Santana smooth when Mets need him most

NEW YORK – This is what Johan Santana was acquired to do. Just when everyone was braced for the New York Mets' demise, he turned dread on its head. He turned fear on its ear.

Any lingering doubts about Santana – his worth, his role, his guts, his heart – were dashed by a three-hit, 117-pitch 2-0 shutout of the Florida Marlins that came Saturday, three days after he had thrown a career-high 125 pitches in a complete-game victory. And the game's magnitude mounted like his pitch count – a loss and the Mets could have been eliminated from playoff contention.

Instead, they will show up Sunday tied with the Milwaukee Brewers in the NL wild-card race, drawing nervous breaths. Former Mets will also be present to celebrate the last regular-season game at 45-year-old Shea Stadium. Compared to the extravagant exhibition staged at the Yankee Stadium farewell a week ago, the Mets' glory days are far fewer and the legendary names pale in comparison, but the nine innings will be infinitely more riveting.

Other descriptions apply to his team. These Mets are alternately revolting and exhilarating, ghastly and grand. They fit in well with the team's uneven lineage.

And the Mets have one man to thank for making Sunday's game meaningful. Yes, it would be the pitcher whose strikeouts are punctuated by the Carlos Santana mega-hit "Smooth," the left-hander general manager Omar Minaya acquired during the offseason after the Yankees and others backed off because they considered the price exorbitant.

Johan Santana, all $137.5 million of him, pitched to his contract Saturday, pitched to his hype, pitched beyond anything his teammates had witnessed this season.

He allowed the Marlins a single in the first inning, a single in the fifth and a double in the ninth. He struck out nine, including two in the ninth, primarily with a devastating changeup that began at a hitter's waist and ended at his shoelaces. He pitched so well that the single runs the Mets scored in the first and fourth might as well have been a dozen.

"How many did he pitch? How many did he throw?" manager Jerry Manuel said with a grin. "Wow, wow, wow, wow. I think if I had to describe that one, I would say that was gangsta. That was real gangsta."

When Manuel tapped Santana's shoulder in the dugout after seven innings as a way of gauging whether his pitcher had anything left in the tank, Santana did not even look at him, staring resolutely onto the field.

"That's the definition of a staff ace," right fielder Ryan Church said. "With the season on the line, on short rest, throwing that many pitches, getting those results. That's an elite, elite pitcher right there."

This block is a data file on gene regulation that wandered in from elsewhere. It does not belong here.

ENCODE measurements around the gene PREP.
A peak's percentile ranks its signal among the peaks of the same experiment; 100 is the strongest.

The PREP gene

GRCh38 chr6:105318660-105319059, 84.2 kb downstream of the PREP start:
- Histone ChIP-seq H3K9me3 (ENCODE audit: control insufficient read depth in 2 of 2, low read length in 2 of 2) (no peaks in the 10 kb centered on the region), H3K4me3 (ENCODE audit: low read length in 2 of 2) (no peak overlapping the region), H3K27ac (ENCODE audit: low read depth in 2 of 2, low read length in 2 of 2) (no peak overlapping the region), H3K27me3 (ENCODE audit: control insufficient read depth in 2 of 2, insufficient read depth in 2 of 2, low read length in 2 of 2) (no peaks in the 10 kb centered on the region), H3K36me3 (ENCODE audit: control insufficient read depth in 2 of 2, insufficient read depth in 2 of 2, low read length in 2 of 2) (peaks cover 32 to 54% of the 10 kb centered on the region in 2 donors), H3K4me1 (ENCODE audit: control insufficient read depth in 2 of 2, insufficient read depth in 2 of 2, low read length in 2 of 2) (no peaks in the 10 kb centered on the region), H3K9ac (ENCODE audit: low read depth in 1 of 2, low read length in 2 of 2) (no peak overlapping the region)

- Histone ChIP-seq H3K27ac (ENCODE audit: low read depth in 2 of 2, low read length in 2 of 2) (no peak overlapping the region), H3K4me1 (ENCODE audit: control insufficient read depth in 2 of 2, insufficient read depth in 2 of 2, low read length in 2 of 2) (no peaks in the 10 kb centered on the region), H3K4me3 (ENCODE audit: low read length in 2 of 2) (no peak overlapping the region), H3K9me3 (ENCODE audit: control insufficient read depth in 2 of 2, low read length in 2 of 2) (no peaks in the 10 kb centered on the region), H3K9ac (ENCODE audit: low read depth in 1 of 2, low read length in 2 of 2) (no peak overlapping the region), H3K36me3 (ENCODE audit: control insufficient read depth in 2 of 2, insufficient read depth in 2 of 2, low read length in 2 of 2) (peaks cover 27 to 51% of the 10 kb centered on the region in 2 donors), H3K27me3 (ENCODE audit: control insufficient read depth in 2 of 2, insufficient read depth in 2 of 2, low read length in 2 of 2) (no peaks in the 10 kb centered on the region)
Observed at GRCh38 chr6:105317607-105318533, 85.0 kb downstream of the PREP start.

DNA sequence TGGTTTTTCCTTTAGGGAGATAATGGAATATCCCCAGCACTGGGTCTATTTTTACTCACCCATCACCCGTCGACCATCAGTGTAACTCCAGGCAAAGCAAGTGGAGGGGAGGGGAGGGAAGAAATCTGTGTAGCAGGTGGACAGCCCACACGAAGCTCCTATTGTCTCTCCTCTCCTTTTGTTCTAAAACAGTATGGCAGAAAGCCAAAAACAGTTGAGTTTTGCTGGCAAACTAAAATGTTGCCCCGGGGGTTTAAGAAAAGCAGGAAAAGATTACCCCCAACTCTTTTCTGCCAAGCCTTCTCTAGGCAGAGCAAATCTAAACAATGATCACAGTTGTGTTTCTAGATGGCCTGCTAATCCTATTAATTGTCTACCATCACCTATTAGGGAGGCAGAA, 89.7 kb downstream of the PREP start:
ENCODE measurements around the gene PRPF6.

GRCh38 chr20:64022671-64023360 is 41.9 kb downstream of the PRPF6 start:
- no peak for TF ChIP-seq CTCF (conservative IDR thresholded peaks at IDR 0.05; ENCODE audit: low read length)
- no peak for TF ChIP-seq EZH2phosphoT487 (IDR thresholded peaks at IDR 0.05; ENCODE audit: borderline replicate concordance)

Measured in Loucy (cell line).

The performance might have sealed the National League Cy Young Award for Santana, who weeks ago was hardly in the conversation. He is 9-0 with a 2.09 ERA in his last 17 starts. He is 16-7 with 206 strikeouts and easily could have 20 or more wins if the Mets' bullpen hadn't morphed into kids in a dry forest striking matches. Santana, who won Cy Young awards with the Minnesota Twins in 2004 and 2006, has a lower ERA than Tim Lincecum, Brandon Webb and Ryan Dempster, and more than twice the NL starts as CC Sabathia.

But awards can wait. So, for that matter, can discussion of the playoffs because the Mets have a tall order Sunday. Without Santana – Manuel's joke that he would start Santana in the finale was just that, a joke – the Mets are reduced to cinder once again. The pervasive sense of foreboding that blanketed the Mets the way gray clouds hung over Shea on Saturday? It'll return, along with Ed Kranepool and Cleon Jones, Tom Seaver and Jerry Koosman, Keith Hernandez, Bud Harrelson and, word has it, Willie Mays.

Memories of the 1969 Amazin's, the 1973 Yogi Berra-led NL pennant winners and the 1986 juggernaut that dashed Red Sox's dreams will give way to a game with plenty on the line, including the answer to the question: Will this be the last game played at Shea Stadium?

Manuel will hand the ball to enigmatic left-hander Oliver Perez, who is as unpredictable as Santana is dependable. Perez has a live arm – sometimes so live he has no idea where the ball is going. Perez is fearless – sometimes so fearless he will try to blow a fastball past a power hitter on a 2-0 count and nearly get whiplash watching the ball sail into the seats. But he also is capable of dominance. Two months ago, he held the same Marlins he'll face Sunday scoreless over seven innings; three weeks ago, he gave up seven runs in 3 1/3 innings to the hapless Washington Nationals.

The best hope for Perez? He watched every pitch Santana threw Saturday, took the performance to heart and listened to what Santana said afterward: "I never thought about my pitch count or the short rest. There was a lot on this game. This was a situation we had to win. A game like this, you raise it up, you take care of business and help the team win."